Jean Paul Metzger of the Universidade São Paolo, Brazil, reported on studies of the effects of fragment size and connectivity on species survival, community richness, and regeneration processes in the Atlantic forest of Brazil. Detailed surveys of trees, vertebrates, and butterflies showed fragmentation affected species richness and diversity for all study groups, and also affected important ecological processes, but some of these effects were unexpected. For example, tree communities in small isolated fragments turned out to be richer in than those in larger connected ones.

Surrounding land use can have important effects on species persistence in fragmented landscapes. Luis Miguel Renjifo of the Insituto Alexander von Humboldt, Colombia, compared the relative abundances of 113 species of birds in forest fragments surrounded by either pastures or exotic tree plantations, to those in plots surrounded by continuous forest. More than 65% of the species showed significant differences in abundance depending on the surrounding type of land use. Some species persisted better in patches surrounded by plantations than in those surrounded by pasture, suggesting that such a land use could be used as a management tool as a complement to habitat protection and restoration.

Future climate change due to global warming may have catastrophic effects on species restricted to fragmented habitats. Steve Williams of James Cook University, Australia, presented an analysis of the potential effects of climate change on the vertebrate fauna of the wet tropics of Australia, especially the 72 species endemic to the region. While a conservative scenario of a 1E C temperature rise would result in the direct loss of only one endemic, a perhaps more likely rise of 3.5E could cause the loss of 50% of the endemic fauna.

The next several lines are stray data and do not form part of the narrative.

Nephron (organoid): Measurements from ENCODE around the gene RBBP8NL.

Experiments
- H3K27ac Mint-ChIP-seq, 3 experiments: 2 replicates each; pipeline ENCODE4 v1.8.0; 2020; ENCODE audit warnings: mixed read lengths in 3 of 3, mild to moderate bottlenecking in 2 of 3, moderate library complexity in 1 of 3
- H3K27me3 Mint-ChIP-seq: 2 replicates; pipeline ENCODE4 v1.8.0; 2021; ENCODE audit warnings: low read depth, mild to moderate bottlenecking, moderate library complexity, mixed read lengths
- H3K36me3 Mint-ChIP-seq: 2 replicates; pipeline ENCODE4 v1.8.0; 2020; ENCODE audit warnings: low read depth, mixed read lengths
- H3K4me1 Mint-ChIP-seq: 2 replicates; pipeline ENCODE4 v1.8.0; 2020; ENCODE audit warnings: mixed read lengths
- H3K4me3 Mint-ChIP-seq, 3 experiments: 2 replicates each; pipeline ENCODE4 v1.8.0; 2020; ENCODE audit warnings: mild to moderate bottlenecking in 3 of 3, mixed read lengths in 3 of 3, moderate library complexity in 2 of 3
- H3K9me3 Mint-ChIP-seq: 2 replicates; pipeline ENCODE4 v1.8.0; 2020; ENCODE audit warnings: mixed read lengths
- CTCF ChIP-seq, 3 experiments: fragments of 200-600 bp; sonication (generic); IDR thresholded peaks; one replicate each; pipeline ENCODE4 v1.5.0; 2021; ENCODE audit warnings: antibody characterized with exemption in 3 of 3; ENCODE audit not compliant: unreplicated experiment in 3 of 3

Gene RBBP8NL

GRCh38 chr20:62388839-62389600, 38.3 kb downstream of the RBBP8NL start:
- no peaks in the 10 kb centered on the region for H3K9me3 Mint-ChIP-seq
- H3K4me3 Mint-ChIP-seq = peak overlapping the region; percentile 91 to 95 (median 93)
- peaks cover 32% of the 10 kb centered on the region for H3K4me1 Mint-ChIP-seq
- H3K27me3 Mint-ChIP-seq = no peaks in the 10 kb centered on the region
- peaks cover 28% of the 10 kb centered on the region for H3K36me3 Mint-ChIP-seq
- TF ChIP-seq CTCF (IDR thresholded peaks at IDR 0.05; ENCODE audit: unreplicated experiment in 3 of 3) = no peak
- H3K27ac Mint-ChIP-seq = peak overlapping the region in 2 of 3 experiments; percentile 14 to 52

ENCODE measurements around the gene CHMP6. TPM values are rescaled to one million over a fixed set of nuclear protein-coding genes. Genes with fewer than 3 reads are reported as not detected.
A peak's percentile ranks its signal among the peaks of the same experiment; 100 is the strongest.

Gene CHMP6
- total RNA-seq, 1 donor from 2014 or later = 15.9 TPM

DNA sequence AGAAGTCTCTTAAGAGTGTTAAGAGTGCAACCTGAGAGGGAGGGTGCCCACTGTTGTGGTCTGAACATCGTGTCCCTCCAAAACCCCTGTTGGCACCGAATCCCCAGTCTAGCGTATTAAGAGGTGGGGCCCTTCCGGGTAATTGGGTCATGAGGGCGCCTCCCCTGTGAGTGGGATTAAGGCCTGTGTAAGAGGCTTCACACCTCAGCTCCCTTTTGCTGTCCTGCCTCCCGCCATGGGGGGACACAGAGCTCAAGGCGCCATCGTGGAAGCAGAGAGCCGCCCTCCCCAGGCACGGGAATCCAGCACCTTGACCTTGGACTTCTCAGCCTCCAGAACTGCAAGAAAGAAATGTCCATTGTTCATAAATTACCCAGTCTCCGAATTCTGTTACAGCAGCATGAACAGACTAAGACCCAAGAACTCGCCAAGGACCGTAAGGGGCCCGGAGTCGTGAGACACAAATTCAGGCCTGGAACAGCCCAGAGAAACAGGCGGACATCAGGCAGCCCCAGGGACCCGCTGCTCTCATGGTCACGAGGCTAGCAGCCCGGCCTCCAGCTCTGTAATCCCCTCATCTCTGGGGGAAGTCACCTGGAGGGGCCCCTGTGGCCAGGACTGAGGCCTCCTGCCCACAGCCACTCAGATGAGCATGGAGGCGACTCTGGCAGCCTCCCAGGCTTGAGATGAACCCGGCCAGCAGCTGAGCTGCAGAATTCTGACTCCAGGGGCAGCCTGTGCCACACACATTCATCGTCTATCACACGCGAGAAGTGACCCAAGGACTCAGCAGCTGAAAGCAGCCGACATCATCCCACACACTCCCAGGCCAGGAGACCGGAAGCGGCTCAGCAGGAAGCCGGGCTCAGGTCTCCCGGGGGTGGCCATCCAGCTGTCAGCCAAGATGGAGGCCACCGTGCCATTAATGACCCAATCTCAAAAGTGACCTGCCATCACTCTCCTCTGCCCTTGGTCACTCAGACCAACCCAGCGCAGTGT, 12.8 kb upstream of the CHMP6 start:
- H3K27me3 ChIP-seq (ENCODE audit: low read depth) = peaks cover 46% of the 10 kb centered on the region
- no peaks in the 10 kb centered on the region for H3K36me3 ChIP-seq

William F. Laurance | EurekAlert!
Further information:
http://www.si.edu/

More articles from Ecology, The Environment and Conservation:

nachricht Litter is present throughout the world’s oceans: 1,220 species affected
27.03.2017 | Alfred-Wegener-Institut, Helmholtz-Zentrum für Polar- und Meeresforschung

nachricht International network connects experimental research in European waters
21.03.2017 | Leibniz-Institut für Gewässerökologie und Binnenfischerei (IGB)

All articles from Ecology, The Environment and Conservation >>>

The most recent press releases about innovation >>>

Die letzten 5 Focus-News des innovations-reports im Überblick:

Im Focus: A Challenging European Research Project to Develop New Tiny Microscopes

The Institute of Semiconductor Technology and the Institute of Physical and Theoretical Chemistry, both members of the Laboratory for Emerging Nanometrology (LENA), at Technische Universität Braunschweig are partners in a new European research project entitled ChipScope, which aims to develop a completely new and extremely small optical microscope capable of observing the interior of living cells in real time. A consortium of 7 partners from 5 countries will tackle this issue with very ambitious objectives during a four-year research program.